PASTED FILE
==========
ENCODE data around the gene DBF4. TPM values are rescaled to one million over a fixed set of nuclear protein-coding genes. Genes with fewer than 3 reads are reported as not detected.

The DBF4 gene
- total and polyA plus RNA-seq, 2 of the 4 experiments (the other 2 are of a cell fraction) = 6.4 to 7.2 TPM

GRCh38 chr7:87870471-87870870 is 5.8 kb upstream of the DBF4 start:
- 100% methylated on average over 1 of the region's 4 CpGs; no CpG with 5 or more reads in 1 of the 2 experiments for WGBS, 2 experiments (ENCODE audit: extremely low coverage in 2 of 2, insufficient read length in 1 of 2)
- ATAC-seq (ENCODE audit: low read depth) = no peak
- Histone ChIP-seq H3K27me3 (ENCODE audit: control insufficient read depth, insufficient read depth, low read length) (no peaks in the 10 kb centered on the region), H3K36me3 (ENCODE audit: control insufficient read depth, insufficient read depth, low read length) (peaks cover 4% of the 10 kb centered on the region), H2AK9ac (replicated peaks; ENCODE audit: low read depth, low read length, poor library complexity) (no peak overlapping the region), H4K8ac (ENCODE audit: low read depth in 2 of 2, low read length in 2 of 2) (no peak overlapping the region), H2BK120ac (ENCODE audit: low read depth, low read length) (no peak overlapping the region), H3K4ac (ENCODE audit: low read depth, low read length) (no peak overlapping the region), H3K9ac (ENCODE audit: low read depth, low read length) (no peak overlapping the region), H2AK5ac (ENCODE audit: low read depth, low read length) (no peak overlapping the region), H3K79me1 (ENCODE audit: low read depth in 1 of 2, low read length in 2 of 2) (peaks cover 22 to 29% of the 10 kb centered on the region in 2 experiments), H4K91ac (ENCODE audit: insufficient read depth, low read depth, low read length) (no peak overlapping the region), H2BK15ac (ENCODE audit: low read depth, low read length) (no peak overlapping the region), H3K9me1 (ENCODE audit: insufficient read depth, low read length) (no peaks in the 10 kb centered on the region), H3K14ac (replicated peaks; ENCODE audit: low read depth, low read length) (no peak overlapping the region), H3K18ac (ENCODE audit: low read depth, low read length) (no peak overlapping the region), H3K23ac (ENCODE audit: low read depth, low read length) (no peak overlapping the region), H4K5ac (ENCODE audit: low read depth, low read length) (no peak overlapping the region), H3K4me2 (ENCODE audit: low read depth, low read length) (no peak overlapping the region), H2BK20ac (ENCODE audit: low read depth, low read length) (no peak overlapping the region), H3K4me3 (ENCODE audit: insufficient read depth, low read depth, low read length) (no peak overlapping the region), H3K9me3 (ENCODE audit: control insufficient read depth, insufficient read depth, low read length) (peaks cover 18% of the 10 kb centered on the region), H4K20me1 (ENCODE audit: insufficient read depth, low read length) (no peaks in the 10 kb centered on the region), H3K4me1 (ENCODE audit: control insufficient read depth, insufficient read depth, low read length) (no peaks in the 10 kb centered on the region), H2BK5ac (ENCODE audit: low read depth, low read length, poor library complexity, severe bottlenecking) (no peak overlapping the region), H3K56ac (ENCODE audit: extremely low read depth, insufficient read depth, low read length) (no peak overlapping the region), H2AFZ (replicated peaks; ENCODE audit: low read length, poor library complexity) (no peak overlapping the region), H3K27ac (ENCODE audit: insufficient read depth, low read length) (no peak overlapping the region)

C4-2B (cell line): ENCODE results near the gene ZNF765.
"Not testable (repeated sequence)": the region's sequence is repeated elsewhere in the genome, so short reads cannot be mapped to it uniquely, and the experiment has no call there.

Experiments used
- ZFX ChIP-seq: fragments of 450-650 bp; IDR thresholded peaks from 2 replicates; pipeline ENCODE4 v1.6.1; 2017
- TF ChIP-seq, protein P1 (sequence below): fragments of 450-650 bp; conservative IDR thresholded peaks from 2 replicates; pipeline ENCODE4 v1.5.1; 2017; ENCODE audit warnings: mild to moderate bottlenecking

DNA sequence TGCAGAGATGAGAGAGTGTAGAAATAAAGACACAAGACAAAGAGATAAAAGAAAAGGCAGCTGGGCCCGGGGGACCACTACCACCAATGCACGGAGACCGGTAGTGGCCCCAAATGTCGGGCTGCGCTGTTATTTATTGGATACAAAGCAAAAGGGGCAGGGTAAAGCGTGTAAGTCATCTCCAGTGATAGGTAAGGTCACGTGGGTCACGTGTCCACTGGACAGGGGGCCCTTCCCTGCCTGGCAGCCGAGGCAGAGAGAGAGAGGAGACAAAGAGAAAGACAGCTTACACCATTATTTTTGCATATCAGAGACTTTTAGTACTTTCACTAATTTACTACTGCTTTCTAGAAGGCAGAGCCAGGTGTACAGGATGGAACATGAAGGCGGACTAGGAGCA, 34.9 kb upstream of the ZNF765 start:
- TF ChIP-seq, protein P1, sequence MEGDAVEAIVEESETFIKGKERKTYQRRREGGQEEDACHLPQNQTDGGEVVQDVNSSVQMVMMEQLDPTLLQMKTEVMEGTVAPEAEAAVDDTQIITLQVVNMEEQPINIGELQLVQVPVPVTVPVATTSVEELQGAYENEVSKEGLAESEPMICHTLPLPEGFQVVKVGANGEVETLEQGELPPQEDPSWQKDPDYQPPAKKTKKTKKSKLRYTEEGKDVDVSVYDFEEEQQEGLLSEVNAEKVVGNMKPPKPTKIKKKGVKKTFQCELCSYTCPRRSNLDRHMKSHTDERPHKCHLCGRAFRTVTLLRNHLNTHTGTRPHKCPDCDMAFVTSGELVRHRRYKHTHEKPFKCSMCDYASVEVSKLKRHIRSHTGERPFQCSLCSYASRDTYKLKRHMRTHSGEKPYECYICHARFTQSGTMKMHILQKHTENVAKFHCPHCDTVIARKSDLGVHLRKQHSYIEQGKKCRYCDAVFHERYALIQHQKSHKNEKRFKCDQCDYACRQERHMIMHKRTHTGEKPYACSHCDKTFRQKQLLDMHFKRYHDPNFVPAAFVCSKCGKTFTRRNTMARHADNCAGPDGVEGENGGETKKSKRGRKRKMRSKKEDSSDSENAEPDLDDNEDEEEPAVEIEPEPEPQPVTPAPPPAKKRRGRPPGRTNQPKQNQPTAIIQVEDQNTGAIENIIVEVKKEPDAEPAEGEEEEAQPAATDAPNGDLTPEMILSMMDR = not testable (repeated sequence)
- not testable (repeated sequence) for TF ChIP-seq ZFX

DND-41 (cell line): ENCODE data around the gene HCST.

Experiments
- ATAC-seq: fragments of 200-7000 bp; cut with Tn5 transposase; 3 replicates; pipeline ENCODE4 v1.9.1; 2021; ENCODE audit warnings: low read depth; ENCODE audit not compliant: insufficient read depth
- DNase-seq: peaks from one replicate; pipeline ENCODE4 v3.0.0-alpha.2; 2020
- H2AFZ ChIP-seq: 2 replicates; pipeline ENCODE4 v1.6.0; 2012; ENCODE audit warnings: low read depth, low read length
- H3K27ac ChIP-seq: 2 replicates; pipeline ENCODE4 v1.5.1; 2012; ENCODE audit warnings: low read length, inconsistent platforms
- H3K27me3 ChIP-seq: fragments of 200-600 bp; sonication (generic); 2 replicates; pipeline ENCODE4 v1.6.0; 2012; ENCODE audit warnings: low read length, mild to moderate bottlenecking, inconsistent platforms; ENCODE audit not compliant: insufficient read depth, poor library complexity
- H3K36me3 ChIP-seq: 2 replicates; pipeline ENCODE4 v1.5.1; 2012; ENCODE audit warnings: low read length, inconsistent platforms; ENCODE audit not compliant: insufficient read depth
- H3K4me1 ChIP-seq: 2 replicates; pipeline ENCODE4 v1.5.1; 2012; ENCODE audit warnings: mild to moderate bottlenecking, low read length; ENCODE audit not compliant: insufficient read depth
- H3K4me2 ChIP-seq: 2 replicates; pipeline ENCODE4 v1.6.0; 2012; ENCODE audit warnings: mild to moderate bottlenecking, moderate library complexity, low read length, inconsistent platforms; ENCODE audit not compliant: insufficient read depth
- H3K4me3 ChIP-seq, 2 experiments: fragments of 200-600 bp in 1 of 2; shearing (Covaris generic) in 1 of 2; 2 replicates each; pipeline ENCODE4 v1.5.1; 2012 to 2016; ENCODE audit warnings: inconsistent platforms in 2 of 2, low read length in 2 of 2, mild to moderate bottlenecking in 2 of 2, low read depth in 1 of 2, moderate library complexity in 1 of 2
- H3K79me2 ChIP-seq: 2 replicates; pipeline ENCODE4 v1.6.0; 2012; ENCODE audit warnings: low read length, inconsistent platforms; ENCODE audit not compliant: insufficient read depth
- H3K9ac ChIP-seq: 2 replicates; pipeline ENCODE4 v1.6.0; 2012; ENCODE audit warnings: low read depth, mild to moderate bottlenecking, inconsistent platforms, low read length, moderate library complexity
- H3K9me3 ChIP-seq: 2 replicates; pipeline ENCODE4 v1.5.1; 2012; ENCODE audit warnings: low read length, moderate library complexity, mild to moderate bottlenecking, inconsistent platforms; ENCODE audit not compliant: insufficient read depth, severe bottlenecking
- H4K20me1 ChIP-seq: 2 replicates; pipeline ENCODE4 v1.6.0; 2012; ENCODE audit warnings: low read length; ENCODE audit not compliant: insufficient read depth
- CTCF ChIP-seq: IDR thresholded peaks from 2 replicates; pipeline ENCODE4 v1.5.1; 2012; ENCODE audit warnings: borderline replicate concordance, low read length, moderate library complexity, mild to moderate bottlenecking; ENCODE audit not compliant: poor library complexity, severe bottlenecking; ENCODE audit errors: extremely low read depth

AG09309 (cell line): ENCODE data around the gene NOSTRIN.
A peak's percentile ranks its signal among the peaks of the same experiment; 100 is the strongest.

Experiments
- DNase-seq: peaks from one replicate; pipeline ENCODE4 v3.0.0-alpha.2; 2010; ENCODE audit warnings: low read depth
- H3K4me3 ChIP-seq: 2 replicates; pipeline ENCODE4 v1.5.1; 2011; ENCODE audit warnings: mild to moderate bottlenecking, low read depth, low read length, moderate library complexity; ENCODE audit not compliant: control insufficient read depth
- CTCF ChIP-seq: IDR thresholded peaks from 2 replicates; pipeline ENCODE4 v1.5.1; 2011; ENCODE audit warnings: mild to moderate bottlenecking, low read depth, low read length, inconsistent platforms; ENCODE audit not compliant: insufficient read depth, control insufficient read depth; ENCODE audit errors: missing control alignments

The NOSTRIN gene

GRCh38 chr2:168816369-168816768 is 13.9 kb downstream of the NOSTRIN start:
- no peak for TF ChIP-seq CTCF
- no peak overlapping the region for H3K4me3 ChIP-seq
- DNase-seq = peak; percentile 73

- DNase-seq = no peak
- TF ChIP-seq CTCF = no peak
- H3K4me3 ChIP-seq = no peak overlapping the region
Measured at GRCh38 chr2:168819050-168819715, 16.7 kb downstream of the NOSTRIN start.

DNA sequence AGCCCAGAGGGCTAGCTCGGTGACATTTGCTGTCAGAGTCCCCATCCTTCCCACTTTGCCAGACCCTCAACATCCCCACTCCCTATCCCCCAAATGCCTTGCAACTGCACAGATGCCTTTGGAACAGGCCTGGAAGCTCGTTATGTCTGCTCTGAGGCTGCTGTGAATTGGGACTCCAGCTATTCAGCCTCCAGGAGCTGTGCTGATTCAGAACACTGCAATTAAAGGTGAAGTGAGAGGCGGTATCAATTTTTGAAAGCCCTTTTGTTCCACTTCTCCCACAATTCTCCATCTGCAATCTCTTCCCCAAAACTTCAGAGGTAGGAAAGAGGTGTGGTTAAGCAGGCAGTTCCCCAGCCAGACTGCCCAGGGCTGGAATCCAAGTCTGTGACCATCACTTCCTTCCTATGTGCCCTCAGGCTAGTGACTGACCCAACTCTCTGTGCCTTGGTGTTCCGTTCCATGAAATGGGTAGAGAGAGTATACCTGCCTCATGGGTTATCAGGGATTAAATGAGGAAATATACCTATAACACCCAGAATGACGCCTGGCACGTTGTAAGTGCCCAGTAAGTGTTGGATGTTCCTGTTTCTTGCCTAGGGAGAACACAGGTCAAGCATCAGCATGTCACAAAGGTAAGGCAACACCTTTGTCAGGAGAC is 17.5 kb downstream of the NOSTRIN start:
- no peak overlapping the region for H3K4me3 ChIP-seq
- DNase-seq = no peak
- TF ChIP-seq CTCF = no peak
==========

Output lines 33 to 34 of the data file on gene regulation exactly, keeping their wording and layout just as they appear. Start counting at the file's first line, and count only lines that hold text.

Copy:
A peak's percentile ranks its signal among the peaks of the same experiment; 100 is the strongest.

Experiments